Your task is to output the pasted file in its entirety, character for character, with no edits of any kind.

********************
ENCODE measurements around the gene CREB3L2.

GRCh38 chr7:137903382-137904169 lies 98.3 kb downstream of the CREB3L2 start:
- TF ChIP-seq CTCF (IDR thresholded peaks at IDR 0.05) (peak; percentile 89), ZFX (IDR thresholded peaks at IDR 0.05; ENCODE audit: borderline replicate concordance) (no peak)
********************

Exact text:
ENCODE measurements around the gene CREB3L2.

GRCh38 chr7:137903382-137904169 lies 98.3 kb downstream of the CREB3L2 start:
- TF ChIP-seq CTCF (IDR thresholded peaks at IDR 0.05) (peak; percentile 89), ZFX (IDR thresholded peaks at IDR 0.05; ENCODE audit: borderline replicate concordance) (no peak)